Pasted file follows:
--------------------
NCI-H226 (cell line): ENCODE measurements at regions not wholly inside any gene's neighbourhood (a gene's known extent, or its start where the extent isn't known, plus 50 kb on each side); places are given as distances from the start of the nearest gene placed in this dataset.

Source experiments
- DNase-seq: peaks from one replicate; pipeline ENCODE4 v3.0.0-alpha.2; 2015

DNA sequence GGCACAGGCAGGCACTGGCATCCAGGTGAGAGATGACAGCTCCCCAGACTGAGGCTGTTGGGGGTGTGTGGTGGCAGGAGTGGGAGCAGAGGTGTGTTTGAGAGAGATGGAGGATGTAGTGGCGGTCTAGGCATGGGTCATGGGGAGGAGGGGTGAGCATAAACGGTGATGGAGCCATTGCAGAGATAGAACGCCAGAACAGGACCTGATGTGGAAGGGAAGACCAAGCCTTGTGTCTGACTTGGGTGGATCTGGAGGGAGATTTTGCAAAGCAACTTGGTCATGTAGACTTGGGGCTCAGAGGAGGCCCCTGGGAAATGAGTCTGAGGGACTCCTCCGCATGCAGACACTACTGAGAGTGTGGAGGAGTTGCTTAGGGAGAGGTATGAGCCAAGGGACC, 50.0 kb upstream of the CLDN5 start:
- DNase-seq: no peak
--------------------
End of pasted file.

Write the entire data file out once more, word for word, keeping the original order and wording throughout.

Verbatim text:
NCI-H226 (cell line): ENCODE measurements at regions not wholly inside any gene's neighbourhood (a gene's known extent, or its start where the extent isn't known, plus 50 kb on each side); places are given as distances from the start of the nearest gene placed in this dataset.

Source experiments
- DNase-seq: peaks from one replicate; pipeline ENCODE4 v3.0.0-alpha.2; 2015

DNA sequence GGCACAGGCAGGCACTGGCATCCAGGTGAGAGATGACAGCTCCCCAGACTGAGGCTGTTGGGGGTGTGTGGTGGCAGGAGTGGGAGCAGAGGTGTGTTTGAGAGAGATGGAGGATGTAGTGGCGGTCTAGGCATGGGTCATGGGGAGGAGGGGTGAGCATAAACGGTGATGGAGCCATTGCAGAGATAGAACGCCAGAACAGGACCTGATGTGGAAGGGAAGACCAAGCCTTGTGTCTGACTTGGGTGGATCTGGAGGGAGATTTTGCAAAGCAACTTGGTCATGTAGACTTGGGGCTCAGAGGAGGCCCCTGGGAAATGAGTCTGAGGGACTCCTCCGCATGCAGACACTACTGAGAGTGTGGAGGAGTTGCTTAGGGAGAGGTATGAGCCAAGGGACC, 50.0 kb upstream of the CLDN5 start:
- DNase-seq: no peak